0:01

Okay, so now we're going to talk about exactly how that's done.

But for now, let's just assume that the capacitor is able to be varied from 0.01

microfarads to 1 microfarad. And so I just generated a set of response

curves here. For this circuit basically, it's this

voltage divider for these typical values, and different values of the capacitor.

Here's the lowest value 0.01 microfarads. And so the center frequency of the

response is out here above 2 kHz. If I increase the capacitance to 1

microfarad, then it moves down to about, the response to about 200 Hertz.

And the you can see how the width increases as I change the value of the

capacitance, as well. And so, by, if I had some way to vary the

value of this capacitor, I could make this filter sweep its center frequency

over this range. Now, the other thing about this and

that's really the, the presence of this R1 It makes this a so called shelving of

band-pass filters. So the response does not go to zero at

zero frequency like it would if that resistor were not there.

Putting that resistor there makes that response go to something finite.

So no matter where this filter is, I'm still not killing off the low

frequencies. But I'm accentuating some band of

frequencies that I can move from maybe 100 Hertz in a typical Wah Pedal.

Up to a couple of kilohertz, and so that's functionally what the Wah Pedal

does. The trick now is to figure out how in the

world do you build this variable capacitor.

1:58

Okay, now, here is a Op Amp version of the Wah Pedal.

That, that, you, there's a, a few ideas for how to do this on, on the internet.

But, we, we, put this, this, schematic together, and prototyped it, and, and it

works. now, this is kind of a culmination of

everything you've learned about in this course.

It has a lot of A/C circuit, design and A/C circuit analysis, plus we're using Op

Amps. Now, we're introducing this one

interesting idea of feedback to the capacitor.

Which is, a new idea here and really the essence of what makes this thing work.

So I've redrawn the schematic here is the, the two resistors in series,

followed by the RLC. And the RNL are grounded.

The C is not grounded. It's attached to the output of an

amplifier. Now what you do is you take the output,

it essentially comes from this point here.

And you can put that into a simple inverting Op Amp, and you can set the

gain wherever you like. the prototypes that we've built, the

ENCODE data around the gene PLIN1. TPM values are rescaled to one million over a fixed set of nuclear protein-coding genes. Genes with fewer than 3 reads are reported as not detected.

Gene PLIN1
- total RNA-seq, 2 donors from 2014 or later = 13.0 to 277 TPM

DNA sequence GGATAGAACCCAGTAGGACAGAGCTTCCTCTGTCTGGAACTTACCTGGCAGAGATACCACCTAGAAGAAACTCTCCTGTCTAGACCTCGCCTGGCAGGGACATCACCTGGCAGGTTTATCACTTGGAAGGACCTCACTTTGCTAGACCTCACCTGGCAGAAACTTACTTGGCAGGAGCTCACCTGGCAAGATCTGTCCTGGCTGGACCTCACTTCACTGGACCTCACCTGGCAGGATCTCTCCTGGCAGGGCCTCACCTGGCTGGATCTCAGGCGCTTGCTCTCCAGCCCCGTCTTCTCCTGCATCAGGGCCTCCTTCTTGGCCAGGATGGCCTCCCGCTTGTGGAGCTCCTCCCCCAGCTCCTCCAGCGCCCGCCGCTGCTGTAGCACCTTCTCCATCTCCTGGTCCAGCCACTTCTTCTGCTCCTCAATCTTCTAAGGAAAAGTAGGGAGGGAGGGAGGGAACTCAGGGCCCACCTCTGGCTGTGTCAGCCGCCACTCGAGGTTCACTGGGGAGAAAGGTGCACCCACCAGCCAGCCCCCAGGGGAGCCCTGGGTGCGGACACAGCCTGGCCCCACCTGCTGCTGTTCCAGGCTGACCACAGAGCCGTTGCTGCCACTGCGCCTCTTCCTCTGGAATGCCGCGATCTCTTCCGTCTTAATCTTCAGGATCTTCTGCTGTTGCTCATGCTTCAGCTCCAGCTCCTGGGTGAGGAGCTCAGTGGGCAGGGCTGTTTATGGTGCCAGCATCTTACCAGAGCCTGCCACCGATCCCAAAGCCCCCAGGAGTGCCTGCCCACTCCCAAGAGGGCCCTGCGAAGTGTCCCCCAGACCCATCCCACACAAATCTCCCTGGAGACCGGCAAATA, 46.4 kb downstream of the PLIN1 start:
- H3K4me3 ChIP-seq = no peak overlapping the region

gains may be 50 to 100, so that's the ratio of this resistor to that resistor.

If you wanted a gain of 50, this resistor is 50 times that resistor.

And then, there's the output, and so then what we do is take the output and we go

through a potentiometer. And the wiper on the potentiometer then

goes to a simple buffer stage, and so this a unity game buffer built with an

ambient. And the output of that is connected to

the end of the capacitor. So, the capacitor is not grounded, it's

attached to this output. Now, what happens when you do that is,

you're, instead of grounding the capacitor.

You're using feedback on the far side of the capacitor in a way that makes the

capacitor look larger or smaller than it really is.

Now, this is a little hard to understand but give this a, a little bit of thought.

Here's a capacitor, it has a capacitance C and there's a voltage V across that

capacitor. And, here's the relationship between the

current and the voltage. So, the current is just j omega C times

the voltage, or, if you like the voltage. Is I times the impedance and the

impedance is 1 over j omega C. Now, to make this thing look like, so if

I apply a certain voltage to it, and then I ask, how much current is going to flow

through it. That's a reflection of what the

capacitance is. If I apply, say 1 volt at, say 1 kHz.

I'm going to have a current flowing through this in magnitude, that is

proportional to the size of the capacitor.

If I could somehow increase that current. Then that's like making the capacitor

look like it's bigger, for that given voltage, okay.

So that's the key thing, if I have a fixed voltage, but I can find some way to

make the current bigger than it would be. With just a grounded capacitor then I can

make that capacitor look bigger. And so what you do Is you apply feedback

to the other terminal of the capacitor. And then, what happens is, when the

voltage on this end is pulled up a little bit, the voltage on the other end of the

capacitor is pulled down. And so, notice that this is inverting and